Fast Fashion vs Slow Fashion: The Battle of the Wardrobe

Fast Fashion vs Slow Fashion: The Battle of the Wardrobe

The world is moving towards making conscious choices for the environment, and words like fast fashion and slow fashion have never been more prevalent. Fast fashion vs slow fashion has been at the forefront of various conversations. But do we have enough clarity on what fast fashion means? The repercussions on the environment, or what the cost of fast fashion truly is? Let’s find out together. 

Tackling Fast Fashion 

What is Fast Fashion

The world moves quickly, and fashion is one of the biggest indicators of how fast-paced our lives are. Fashion is constantly changing and evolving, and several corporations have found a way to keep up with these trends. Fast fashion moves quickly and emulates catwalk trends and designs that are in vogue and selling a lot. Fashion trends that are dictated by celebrities, designers, and what the consumer wears, have a way of shifting quickly. So to meet the demand caused by these factors, fast fashion outlets make cheaper alternatives to trendy clothing. 

However, make no mistake, fast fashion is lower-quality, cheaply made, and mass-produced. This is one of the biggest arguments to make when having the fast fashion vs slow fashion argument. The tonnes of waste produced by the industry fill landfills, and this clothing is responsible for a large chunk of the environmental crisis.  

How fast fashion production works 

Production-wise, the practices of the fast fashion industry are heavily criticized. To meet the constant demand of the masses, a lot is produced in a very short amount of time. The amount of production is bound to create issues especially when it comes to the environment or the workers who are responsible for the production of these clothes. Additionally, due to the trends switching constantly, there has been a massive increase in collections that are rolled out in a year. To put it in perspective, worldwide textile production has increased two-fold from just 2000 to 2014. With the scale of production, environmental concerns are also magnified. 

Chemical fibers, massive waste production, and ineffective factory methods are just some of the ways fast fashion fuels the environmental crisis per year. Chemical fibers are made from crude oil, which in turn leads to a very high amount of CO2 production. Also, did you know that even washing these clothes can have further ramifications on the environment? Yes, fast fashion clothes have microfibers, which when washed are released into the ocean in huge quantities. The CO2 emissions per annum are as high as 1715 tonnes. 

Water consumption in fast fashion has been one of the biggest drawbacks. Per annum, nearly 79 Billion cubic meters of water is consumed by the fast fashion industry, making it the 2nd largest consumer of water in the world. This is set to accelerate by 40% in 2030.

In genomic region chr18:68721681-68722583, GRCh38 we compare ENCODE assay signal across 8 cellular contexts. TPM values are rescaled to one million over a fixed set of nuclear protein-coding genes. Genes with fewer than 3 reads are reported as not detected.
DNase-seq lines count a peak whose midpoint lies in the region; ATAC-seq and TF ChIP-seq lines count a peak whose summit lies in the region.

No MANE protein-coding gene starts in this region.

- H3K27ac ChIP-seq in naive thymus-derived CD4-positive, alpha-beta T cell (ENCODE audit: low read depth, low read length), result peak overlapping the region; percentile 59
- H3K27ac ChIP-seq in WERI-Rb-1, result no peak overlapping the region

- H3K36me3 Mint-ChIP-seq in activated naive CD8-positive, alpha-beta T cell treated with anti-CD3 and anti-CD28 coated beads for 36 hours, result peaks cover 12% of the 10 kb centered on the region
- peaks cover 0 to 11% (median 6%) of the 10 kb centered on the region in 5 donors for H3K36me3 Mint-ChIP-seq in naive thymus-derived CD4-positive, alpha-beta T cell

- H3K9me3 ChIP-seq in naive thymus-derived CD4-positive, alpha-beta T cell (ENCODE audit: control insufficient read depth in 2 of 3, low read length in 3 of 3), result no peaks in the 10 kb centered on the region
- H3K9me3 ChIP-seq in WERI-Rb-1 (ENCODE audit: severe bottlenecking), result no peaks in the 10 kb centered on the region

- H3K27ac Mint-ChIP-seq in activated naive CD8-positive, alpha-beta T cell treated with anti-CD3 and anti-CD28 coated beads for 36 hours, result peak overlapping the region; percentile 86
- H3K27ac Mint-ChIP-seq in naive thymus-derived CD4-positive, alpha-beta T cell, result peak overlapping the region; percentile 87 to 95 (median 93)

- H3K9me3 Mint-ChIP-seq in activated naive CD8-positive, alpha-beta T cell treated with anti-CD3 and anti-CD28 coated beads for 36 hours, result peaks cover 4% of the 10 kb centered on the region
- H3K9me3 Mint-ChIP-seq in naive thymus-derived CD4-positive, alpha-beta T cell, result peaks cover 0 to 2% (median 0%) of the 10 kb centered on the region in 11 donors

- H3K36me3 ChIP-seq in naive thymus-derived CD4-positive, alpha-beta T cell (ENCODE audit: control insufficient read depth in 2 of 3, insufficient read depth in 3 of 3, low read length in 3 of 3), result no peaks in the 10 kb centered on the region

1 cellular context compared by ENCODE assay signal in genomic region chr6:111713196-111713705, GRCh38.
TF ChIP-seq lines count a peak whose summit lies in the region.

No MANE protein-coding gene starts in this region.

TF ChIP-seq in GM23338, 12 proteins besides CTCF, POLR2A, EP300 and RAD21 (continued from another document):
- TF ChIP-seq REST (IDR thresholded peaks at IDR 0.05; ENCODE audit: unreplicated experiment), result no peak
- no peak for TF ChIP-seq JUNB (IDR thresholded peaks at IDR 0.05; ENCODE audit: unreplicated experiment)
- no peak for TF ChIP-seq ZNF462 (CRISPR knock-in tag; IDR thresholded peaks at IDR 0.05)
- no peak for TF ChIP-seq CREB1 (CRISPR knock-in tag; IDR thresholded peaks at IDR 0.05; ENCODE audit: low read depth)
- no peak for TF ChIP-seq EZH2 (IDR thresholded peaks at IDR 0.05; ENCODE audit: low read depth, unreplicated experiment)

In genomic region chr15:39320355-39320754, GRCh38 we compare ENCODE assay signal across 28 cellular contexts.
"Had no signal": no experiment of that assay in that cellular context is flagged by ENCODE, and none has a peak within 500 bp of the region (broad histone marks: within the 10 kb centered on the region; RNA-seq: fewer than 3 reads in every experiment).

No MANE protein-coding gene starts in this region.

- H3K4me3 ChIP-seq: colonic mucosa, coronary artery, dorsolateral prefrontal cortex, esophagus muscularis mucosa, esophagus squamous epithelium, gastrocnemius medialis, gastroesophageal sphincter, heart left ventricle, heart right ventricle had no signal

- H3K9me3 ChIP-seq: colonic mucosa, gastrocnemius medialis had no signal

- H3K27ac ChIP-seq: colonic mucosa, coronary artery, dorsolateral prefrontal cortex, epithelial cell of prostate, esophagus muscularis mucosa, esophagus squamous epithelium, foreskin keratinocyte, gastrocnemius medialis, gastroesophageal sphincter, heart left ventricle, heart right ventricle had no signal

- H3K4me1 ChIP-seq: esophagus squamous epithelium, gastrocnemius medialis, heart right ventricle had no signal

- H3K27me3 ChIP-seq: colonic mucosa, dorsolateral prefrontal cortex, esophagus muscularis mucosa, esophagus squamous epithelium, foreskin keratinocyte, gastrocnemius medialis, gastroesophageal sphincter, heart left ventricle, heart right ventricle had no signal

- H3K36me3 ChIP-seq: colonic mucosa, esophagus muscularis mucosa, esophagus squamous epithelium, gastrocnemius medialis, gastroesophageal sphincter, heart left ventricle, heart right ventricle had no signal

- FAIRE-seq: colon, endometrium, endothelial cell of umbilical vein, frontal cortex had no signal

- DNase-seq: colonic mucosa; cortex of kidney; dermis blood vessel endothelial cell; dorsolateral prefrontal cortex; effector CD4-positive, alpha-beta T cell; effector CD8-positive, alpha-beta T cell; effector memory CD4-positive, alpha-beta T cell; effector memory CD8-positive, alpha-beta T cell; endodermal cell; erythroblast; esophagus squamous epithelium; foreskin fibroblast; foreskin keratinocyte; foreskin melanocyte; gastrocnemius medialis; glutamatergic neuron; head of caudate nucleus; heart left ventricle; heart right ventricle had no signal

The high demand for fast fashion clothes has also led to massive human rights violations in how workers and factory members are treated. The industry is worth $2.4 trillion, and it predominantly employs women, who end up being subjected to a myriad of labor practice abuses. These issues range from denied maternity leaves to underpaid work for excessive hours. 

Several cost-cutting techniques are involved in the mass production of fast fashion. Due to the subjugation to toxic fumes, bad lighting, and operation of heavy-duty machinery; issues such as bad eyesight, lung disease, and injuries are frequent in this industry. 

How Slow Fashion serves as a solution to Fast Fashion 

What is slow fashion? 

Kate Fletcher coined the term Slow Fashion after she was inspired by the slow food movement. The characteristic feature of the slow fashion movement is that it isn’t mass produced. The raw material is often sourced from local areas, they’re crafted with an eye for detail, and the quality checking of each piece is stringent and thorough. It has been at the forefront of the sustainability movement all over the globe. 

Slow fashion has been described as the ethical way to connect raw materials, labor, and the Earth. Slow fashion attaches a holistic perspective to the production process. Often, the fibers that are used in these clothes are biodegradable and don’t contribute to the pollution of water bodies. Slow fashion places a huge emphasis on recycling and conservation, so the water used in production is reused and the color isn’t dumped into the water to create additional waste. 

Due to rising awareness amongst consumers, slow fashion is making its way into people’s consciousness. A huge contributor to this is climate change. The value of sustainable clothing is seen in the high-quality output that is produced. These clothes do not lose shape or color after multiple uses. This leads to a slow down in the break down-consumption cycle which leads to lesser waste and better consumer practices.

Slow fashion clothes have a slightly higher price tag, but the overall cost, in the long run, is reduced because the clothes are made to be durable and last a long time. 

Not only does slow fashion reduce CO2 emissions, but it also saves a large quantity of freshwater. In fast fashion, waste and dyes are dumped into freshwater which pollutes it and makes it unconsumable. However, in slow fashion, the recycling of the water leads to better practices and more water for all! 

We hope that this blog has helped you make the right decision when making your next clothing purchase. You have the power to protect the internet, and it all starts with your wardrobe. 

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